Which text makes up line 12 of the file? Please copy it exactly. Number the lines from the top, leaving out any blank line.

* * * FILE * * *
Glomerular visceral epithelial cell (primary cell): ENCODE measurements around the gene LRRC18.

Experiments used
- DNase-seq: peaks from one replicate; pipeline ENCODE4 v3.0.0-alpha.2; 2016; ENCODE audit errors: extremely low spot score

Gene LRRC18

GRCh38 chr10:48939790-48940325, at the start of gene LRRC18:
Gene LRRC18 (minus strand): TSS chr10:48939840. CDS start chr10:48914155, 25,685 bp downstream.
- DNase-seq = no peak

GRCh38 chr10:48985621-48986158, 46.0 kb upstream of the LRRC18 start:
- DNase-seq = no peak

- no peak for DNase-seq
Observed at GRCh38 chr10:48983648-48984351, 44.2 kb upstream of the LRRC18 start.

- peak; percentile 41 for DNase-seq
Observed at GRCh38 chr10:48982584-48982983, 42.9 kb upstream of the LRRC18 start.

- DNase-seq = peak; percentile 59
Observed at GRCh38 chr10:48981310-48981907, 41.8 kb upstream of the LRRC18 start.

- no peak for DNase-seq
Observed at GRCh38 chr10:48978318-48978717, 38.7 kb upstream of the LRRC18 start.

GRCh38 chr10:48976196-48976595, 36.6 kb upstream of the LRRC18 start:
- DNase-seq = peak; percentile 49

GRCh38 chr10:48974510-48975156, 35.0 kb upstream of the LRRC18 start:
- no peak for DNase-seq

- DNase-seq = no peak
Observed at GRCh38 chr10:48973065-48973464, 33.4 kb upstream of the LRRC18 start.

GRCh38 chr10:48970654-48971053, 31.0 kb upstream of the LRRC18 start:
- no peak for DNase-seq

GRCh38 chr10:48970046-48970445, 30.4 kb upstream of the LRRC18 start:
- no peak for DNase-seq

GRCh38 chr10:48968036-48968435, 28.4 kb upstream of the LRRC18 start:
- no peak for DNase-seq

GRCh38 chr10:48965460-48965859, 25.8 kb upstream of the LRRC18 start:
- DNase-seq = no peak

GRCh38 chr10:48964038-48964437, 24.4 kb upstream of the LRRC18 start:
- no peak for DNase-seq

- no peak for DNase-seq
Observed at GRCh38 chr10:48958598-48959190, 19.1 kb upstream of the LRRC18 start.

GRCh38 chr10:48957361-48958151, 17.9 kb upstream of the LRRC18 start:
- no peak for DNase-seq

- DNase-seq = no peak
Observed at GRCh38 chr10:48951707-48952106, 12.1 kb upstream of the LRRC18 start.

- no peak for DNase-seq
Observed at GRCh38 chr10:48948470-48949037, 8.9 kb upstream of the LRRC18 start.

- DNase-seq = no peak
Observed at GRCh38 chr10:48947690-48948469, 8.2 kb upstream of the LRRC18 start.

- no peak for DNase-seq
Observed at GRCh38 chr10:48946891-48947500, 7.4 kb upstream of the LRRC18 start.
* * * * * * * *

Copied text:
- peak; percentile 41 for DNase-seq